“Notario” Fraud Reform - Notario fraud takes place when a Notary Public claims that he or she can practice law on behalf of an individual, provide legal advice, or assist with immigration-related matters when the notary is not qualified to practice law. This type of fraud occurs far too often in immigrant communities across Virginia.  In many other countries a Notary Public serves a very different function than they do in the United States. For instance, in Latin America Notarios Publicos may provide legal advice. Sadly, there have been several instances in Virginia of Notaries abusing this understandable confusion. In addition to costing hundreds - even thousands - of dollars in illegal fees for improper work, the mistakes that inevitably occur may have long-term consequences for the individual (immigration status, etc.). As the Chief Co-Patron, working across the aisle, I am happy to report that the legislation addressing this issue was passed by the General Assembly.   

Gun Violence Prevention

Universal Background Checks This year I introduced legislation to require universal background checks on all gun purchases. Unfortunately, this legislation was killed despite support from over 90% of Virginians. This commonsense gun violence prevention measure will make it harder for criminals to obtain dangerous weaponry and commit violent acts, while still protecting the 2nd Amendment rights of all Virginians. It is time we stop playing politics with people’s lives and start working on meaningful gun violence prevention legislation.

Civil Rights

Housing Discrimination – Currently, both the Federal Fair Housing Act and the Virginia Fair Housing Act fail to provide protections for LGBT Virginians on the basis of sexual orientation or gender identity. In order to protect the rights of LGBT Virginians and bring Virginia in line with seventeen other states that already prohibit housing discrimination on the basis of sexual orientation and gender identity, I introduced legislation to add these criteria to Virginia’s Fair Housing Act. While this legislation was unsuccessful, I was able to secure bipartisan support and will continue to fight for this protection until it becomes the law of the Commonwealth. 

Workplace Discrimination I am proud to report that Governor McAuliffe has followed in the footsteps of Governor Kaine in enacting an executive order prohibiting workplace discrimination for state employees based on gender identity and sexual orientation. While this is an important step forward, I stand with Senators Ebbin and McEachin in support of SB 248, which will codify this protection. For too long, inclusion of sexual orientation as a form of employment discrimination has been left up to the whim of the Governor of Virginia. I am hopeful that the General Assembly will pass this legislation next year so that no matter who is Governor of Virginia, LGBT citizens of the Commonwealth will know that they are protected from employment discrimination.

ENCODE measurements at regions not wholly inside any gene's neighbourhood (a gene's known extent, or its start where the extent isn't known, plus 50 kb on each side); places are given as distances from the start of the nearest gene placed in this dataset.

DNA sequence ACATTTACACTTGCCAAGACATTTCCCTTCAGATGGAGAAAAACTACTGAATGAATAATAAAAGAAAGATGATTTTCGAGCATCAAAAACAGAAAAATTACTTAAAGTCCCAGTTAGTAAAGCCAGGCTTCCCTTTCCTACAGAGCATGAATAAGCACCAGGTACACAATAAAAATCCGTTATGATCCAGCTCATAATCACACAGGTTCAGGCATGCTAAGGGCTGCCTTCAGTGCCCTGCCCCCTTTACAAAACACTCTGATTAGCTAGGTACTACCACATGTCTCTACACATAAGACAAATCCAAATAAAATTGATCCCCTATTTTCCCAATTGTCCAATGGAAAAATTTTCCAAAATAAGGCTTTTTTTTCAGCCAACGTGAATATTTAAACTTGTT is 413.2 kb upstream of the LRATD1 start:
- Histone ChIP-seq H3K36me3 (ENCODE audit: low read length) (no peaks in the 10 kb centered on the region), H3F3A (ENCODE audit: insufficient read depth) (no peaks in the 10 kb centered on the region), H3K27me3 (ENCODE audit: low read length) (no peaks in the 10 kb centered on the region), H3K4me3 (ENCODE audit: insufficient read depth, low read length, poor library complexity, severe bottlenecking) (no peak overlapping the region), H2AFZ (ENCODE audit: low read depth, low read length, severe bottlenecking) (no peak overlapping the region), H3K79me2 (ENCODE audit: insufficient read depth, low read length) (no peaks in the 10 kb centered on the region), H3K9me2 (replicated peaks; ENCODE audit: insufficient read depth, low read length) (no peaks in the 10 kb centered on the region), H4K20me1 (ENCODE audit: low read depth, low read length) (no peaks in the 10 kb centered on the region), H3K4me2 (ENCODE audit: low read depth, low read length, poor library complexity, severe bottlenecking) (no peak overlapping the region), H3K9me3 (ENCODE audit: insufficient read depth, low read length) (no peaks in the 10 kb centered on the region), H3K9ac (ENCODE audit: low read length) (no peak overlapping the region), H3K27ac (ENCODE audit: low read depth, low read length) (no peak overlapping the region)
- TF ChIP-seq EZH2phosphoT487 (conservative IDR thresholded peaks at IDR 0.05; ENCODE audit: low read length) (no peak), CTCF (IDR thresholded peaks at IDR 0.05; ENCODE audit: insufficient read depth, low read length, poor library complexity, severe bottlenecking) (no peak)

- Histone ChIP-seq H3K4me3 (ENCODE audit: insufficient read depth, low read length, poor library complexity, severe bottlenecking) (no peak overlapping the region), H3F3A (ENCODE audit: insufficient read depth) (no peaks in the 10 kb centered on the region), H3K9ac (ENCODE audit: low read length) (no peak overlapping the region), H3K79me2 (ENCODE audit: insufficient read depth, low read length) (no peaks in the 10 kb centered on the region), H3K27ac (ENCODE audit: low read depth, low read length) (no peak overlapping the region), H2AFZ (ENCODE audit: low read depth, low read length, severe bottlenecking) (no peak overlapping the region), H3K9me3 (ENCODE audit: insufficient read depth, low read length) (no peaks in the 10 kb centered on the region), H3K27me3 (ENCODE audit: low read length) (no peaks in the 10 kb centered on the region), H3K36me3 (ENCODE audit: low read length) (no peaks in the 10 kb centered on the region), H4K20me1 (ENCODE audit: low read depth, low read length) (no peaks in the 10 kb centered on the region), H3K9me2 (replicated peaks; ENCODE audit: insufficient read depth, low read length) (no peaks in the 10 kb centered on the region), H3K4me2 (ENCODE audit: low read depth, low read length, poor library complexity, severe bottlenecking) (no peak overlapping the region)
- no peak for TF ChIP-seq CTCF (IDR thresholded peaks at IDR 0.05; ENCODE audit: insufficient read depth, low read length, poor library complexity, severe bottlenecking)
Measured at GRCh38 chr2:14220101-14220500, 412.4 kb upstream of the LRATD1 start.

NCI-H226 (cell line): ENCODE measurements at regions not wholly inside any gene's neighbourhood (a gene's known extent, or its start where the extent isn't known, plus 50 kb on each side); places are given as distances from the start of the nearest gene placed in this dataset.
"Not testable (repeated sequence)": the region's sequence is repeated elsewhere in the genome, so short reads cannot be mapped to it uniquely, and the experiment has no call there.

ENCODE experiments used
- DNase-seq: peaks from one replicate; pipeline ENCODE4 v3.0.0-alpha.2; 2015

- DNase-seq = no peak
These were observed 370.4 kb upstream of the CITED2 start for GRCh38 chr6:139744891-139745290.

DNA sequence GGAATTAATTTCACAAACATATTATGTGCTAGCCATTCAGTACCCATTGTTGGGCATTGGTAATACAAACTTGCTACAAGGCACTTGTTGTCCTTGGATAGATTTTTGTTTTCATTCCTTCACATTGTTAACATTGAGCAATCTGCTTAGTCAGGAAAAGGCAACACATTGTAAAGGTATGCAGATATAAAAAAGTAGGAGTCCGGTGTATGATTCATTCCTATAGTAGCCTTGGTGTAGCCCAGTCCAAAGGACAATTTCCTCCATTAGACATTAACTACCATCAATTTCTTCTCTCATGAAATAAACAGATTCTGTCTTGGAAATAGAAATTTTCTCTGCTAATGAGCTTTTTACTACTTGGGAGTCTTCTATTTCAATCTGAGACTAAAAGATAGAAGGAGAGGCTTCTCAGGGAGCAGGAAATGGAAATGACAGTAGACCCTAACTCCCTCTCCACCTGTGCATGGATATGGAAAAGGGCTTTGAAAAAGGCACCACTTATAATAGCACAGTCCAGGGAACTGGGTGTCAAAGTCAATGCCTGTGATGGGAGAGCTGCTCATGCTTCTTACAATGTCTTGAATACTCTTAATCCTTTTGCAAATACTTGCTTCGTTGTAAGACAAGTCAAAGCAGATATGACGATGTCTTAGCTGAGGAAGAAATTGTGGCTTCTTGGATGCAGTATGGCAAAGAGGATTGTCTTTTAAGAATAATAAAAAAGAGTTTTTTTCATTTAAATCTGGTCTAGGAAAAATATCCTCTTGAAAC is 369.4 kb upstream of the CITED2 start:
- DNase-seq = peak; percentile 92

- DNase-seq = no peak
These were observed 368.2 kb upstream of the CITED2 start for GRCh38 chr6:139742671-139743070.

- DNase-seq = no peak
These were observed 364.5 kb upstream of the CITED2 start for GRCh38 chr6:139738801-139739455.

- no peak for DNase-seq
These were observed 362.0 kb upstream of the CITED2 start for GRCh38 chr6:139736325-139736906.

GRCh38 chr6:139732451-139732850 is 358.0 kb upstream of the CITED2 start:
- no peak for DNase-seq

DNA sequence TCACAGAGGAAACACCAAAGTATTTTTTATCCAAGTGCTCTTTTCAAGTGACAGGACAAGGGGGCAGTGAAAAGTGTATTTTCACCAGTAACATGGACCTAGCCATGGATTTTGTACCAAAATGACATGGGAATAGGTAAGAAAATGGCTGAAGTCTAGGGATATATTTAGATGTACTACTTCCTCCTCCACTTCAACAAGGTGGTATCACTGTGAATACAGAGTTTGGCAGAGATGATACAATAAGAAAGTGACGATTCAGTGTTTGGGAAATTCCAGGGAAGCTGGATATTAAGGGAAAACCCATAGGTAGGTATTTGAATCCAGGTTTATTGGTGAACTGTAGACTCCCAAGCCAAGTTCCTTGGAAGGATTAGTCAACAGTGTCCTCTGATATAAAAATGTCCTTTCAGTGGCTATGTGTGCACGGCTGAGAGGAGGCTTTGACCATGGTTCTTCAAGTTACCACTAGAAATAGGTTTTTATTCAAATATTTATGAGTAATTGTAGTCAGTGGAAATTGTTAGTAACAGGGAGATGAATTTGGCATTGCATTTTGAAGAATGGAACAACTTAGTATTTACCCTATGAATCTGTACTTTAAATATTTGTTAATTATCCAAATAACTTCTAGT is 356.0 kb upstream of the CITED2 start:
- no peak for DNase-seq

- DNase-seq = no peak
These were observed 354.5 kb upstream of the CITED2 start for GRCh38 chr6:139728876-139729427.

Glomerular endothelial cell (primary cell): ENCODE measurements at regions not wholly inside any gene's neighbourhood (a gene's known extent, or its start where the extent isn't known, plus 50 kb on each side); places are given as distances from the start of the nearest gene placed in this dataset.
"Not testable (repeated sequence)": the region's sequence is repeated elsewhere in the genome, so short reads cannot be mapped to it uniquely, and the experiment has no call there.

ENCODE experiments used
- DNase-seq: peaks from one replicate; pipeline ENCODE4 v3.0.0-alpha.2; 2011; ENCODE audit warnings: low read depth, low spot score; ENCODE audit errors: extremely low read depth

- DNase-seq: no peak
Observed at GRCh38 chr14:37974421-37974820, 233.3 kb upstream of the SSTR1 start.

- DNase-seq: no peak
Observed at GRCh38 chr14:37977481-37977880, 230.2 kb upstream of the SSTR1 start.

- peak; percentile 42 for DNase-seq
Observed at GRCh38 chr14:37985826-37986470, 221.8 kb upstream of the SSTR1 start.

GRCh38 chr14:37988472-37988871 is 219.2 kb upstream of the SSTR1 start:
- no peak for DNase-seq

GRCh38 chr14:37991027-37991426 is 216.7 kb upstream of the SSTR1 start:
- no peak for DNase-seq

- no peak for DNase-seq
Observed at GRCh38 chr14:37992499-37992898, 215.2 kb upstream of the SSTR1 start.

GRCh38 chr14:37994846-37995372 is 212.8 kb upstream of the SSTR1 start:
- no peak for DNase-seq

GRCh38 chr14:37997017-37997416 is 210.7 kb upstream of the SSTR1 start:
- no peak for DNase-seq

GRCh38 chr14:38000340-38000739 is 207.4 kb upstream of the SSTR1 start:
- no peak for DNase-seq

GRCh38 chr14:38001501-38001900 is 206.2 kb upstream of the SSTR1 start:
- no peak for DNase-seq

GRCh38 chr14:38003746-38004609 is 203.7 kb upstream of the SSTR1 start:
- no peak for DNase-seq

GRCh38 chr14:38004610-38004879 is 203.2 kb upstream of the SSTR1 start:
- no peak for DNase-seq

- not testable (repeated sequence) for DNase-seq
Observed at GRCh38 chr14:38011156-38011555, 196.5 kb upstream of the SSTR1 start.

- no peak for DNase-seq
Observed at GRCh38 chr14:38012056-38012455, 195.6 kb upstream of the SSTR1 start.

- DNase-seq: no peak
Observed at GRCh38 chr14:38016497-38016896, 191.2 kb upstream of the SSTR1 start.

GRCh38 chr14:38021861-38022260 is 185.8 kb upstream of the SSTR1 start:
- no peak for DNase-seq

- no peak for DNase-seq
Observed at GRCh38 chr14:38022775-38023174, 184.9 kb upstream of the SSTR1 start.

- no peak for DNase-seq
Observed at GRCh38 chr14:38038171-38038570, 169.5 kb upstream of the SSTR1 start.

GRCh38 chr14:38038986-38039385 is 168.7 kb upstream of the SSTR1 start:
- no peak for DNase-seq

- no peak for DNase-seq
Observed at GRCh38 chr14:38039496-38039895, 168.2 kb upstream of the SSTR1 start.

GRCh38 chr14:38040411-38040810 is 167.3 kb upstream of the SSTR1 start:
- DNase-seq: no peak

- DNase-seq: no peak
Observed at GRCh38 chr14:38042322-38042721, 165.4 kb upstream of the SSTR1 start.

Animal Welfare

Protecting Puppies and Consumers This legislation (SB 228) will discourage pet dealers from purchasing and selling abused puppies by requiring them to disclose where the puppies were purchased. The bill also makes pet store owners liable for veterinary costs due to abuse and neglect from before the puppy was purchased by the owner. As a co-patron of this legislation, I am proud to report that this bill was passed by the General Assembly and will continue to advocate for animal welfare issues in the General Assembly.

Fox Penning I am proud to report that the General Assembly has taken a major step forward in outlawing the cruel practice of fox penning across the Commonwealth. This legislation takes Virginia in the right direction by phasing out foxhound training preserves over the next four decades with a stringent permitting process through the Department of Game and Inland Fisheries. 

Voting Rights

Absentee Voting for Virginians Age 65 and Older - Virginia's absentee voting system is antiquated and fails to meet the needs of our community. With the long lines we experienced during the 2012 Election and many of our neighbors working long hours on Election Day, we need an absentee voting system that encourages early voting. Unfortunately, despite receiving support from the Voter Registrar's Association of Virginia and the AARP, the House Privileges and Elections Committee refused to pass my legislation allowing no-excuse absentee voting for Virginians age 65 and older. 

Restoration of Rights – Virginia has made major strides in improving the restoration of rights process thanks to the efforts of former Governor Bob McDonnell and current Governor Terry McAuliffe. However, despite bringing an unparalleled level of transparency and efficiency to this process, many Virginians who have served their time and are looking to rebuild their lives remain disenfranchised. As one of only four states in the country that does not have an automatic process for the restoration of voting rights, I will continue fighting to pass this legislation and move Virginia forward into the twenty-first century.

Stay Connected 

Follow me on Facebook ( and Twitter ( for the most up-to-date information about what is going on in the Virginia General Assembly and the 49th District. For more constituent resources, useful information, and news updates, please visit my website at

If you ever need help with a State Agency, want to express your support or opposition to a bill, or arrange a meeting with me down in Richmond or at home in the 49th District, please do not hesitate to contact my office at (571) 336-2147 or  I look forward to hearing from you!


  1. There are no comments yet.

Leave a Comment